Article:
Sunday, 21 November 2010

Notes for 21st November

Christ the King: Colossians 1: 11-20; Luke 23: 33-43

This week we have heard the news of the engagement of Prince William, our future king, and Kate Middleton. I couldn’t help thinking that the plans of a couple who have been together for 8 years to get married next year is hardly ‘news’ – but of course as it’s William then this is a Royal Wedding we’re talking about – and Kate becomes, on marrying him, a prospective queen. I even heard the comment made that their years together so far have helped to give Kate an insight into ‘how the family works’. She needs to know what it will mean for William to be King; to understand the responsibility, the expectations, the role.
I imagine that how you feel about royalty will colour how you feel about the news: is it a great source of national celebration, a wonderful excuse for a party, or a terrible waste of public money and time?
As we stand on the threshold of Advent, the lectionary invites us to think about royalty, too, and to consider ‘Christ the King’.
Our expectations of kingship, what we know of how royalty works, how we feel about the relationship between the king and his subjects – all these things will influence how we respond to Christ, the King.

The gospel reading reminds us that as King, Christ does not always rule as people expect. Just as we are getting ready for Advent and preparation for a celebration of the start of Jesus’ life, we are reminded of the end of it.

One of the thieves crucified with Jesus, hearing that he is referred to as ‘King of the Jews’ wants Jesus to prove his kingly status by rescuing himself. ‘If you are a king, get down from this cross’ and he might have added ‘& while you’re at it, rescue us too’.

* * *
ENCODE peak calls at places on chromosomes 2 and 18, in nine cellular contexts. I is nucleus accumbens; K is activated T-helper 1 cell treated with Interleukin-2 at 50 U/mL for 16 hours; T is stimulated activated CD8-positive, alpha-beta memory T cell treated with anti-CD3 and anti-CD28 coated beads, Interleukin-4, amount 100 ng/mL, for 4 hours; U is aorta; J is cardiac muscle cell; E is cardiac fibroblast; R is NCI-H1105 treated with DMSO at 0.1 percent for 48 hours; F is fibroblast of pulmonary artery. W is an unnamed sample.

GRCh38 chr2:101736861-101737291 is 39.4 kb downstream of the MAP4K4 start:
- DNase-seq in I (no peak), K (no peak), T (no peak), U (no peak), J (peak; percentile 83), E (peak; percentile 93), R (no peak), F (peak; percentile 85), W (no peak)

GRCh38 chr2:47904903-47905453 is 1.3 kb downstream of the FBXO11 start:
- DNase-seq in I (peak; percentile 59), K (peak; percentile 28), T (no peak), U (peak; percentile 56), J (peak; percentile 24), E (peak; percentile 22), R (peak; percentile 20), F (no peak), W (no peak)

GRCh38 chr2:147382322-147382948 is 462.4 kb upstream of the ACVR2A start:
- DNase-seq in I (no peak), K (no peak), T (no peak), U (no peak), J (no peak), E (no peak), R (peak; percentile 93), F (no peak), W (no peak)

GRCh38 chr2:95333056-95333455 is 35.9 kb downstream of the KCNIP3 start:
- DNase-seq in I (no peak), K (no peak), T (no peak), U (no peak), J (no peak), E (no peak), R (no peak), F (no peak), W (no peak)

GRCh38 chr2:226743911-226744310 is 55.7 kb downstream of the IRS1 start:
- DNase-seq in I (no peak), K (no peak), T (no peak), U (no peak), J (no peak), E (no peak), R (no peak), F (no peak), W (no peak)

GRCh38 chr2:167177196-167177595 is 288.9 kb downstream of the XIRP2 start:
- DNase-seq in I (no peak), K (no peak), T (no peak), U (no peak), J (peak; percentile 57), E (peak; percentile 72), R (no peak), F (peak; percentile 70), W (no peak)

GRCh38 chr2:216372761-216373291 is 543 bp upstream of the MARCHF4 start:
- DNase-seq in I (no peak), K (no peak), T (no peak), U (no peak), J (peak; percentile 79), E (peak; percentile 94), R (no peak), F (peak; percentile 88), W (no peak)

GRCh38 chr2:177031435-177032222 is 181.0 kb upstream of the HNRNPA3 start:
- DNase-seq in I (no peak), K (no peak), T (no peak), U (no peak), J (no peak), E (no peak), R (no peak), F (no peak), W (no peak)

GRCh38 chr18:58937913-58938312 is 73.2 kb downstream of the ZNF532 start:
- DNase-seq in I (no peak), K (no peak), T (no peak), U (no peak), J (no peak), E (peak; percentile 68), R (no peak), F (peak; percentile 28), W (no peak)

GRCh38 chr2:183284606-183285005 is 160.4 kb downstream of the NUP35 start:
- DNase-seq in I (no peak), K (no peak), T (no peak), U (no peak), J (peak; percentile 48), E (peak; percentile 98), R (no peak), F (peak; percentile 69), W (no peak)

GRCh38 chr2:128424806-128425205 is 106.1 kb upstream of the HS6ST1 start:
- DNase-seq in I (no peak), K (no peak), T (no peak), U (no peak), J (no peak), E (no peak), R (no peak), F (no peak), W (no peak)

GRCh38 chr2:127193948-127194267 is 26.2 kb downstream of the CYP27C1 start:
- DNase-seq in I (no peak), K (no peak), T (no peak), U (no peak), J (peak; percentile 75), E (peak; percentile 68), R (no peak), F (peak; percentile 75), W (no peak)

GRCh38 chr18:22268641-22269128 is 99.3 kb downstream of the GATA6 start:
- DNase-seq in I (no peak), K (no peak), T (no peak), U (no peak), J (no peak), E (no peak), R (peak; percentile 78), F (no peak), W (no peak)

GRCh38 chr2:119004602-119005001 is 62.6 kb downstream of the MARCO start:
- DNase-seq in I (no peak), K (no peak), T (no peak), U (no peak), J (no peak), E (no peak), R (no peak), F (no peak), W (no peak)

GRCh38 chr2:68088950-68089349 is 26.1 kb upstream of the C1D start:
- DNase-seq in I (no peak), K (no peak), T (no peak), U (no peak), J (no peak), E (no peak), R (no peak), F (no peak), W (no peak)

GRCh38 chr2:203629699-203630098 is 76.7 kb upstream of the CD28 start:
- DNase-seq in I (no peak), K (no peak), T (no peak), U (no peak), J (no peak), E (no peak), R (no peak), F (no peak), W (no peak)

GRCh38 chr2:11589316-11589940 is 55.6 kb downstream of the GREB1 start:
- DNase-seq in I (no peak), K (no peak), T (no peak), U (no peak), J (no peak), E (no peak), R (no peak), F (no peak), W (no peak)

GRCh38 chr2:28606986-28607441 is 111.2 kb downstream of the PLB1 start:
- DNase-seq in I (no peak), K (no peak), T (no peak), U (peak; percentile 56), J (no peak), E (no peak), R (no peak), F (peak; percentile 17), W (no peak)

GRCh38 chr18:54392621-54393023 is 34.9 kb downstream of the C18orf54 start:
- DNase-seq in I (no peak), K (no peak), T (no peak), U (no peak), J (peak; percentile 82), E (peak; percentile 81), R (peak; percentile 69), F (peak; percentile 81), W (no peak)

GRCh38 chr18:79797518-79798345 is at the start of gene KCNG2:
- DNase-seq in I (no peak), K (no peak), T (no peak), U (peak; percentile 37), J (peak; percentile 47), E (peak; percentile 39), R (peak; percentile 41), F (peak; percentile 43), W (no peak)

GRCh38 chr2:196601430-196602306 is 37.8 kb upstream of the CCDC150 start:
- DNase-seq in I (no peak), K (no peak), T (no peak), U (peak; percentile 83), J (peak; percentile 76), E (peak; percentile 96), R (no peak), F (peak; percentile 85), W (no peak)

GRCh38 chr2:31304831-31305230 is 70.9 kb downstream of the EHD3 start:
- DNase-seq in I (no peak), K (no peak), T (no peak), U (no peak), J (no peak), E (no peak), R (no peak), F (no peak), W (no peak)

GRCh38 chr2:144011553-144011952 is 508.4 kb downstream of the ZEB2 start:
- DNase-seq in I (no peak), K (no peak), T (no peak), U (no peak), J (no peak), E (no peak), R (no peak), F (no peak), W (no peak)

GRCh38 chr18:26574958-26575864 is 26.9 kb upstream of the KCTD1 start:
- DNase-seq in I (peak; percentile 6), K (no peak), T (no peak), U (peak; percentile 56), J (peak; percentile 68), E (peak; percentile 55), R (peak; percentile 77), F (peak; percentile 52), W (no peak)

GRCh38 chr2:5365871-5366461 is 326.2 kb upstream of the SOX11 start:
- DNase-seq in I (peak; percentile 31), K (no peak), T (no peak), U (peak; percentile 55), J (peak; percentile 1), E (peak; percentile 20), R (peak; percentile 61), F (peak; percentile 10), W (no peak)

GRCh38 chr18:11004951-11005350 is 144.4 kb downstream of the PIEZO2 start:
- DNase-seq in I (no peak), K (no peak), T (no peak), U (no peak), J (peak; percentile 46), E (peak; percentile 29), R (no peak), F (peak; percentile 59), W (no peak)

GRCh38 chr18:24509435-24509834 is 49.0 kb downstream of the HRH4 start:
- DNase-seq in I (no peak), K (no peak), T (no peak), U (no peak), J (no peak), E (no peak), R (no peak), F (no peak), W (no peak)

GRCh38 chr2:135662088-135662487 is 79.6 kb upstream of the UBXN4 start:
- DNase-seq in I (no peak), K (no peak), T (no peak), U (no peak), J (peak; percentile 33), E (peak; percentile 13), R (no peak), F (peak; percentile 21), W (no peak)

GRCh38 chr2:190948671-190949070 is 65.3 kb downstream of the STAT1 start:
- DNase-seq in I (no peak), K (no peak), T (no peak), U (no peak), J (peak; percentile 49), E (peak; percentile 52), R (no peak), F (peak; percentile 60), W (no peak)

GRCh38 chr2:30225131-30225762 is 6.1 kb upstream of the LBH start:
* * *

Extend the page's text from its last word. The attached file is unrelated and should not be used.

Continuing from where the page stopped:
But the second thief says only ‘Jesus remember me when you come into your kingdom’.
Somehow this wretched, dying thief sees a divine truth – that Jesus is a king – is The King – but not as people expect, his kingdom is not an earthly one.

Jesus has shown in his teaching that he is on earth, among people, in order to bring in the kingdom of God, but that his role is one of servant, not sovereign. Jesus is the promised good shepherd, the one for others, the one who lays down his life for the sheep.
For those who expected an earthly king to overthrow the Roman forces and anyone else who would resist God’s will, Jesus is the wrong sort of king. Christ the King is seen enthroned on a cross – not ruling in pomp, but dying in humble service, to teach us that the way of God is not the human road of power.

We have to be ready for Christ the King to overturn our expectations.

Yet our Bible readings also encourage us to think about what we know of Jesus Christ and what else this means for Christ’s Kingship. In the reading from Colossians we meet the image of the one who reigns supreme, who is like God and is sent by God to reconcile all things to God. “He is the image of the invisible God, the firstborn of all creation; for in him all things in heaven and on earth were created”.

As the annual drama of Christmas approaches – both the church drama of the telling of the familiar story, and the domestic drama of cards, presents, food, plans and preparations – amid all that drama we do well to pause and let the amazing truth sink in yet again.
This child who is coming, this baby in the manger, this scrap of life and hope, this squalling bundle of humanity.. is the King of creation. If the phrase ‘God made flesh’ has failed to make our eyes pop, our jaws drop, and our hair stand on end with awe and amazement, then we’re not taking it in properly. Christ the King become the baby of Bethlehem – God made flesh to save us. That is what our Advent and Christmas should point us towards and help us to realize.

Our expectations of kingship and our knowledge of Christ the king will colour all the celebration that is to come. That just leaves the question of the relationship between King and subjects – between Jesus Christ and each one of us.

How de we relate to Christ the King – are we prepared to let Christ really rule our lives?
What would this mean for each life here?

If we recognise Christ as King it means allowing our lives to be subject to his rule: putting the kingdom of God first in our decisions. What we do and say and think, the power we wield, the money we spend, the way we treat other people: maybe even our response to Royal news – the whole of our lives are not our own, but are part of the kingdom of God. We need to be living as those who wish to see God’s love, peace and joy for all. If Christ is our King we are part of his rule – seeking his will, doing his work, being his body.

May we be ready this Advent to meet Christ the King in ever new and surprising ways and to live our lives more and more as his subjects and servants in this world.
To the glory of God.

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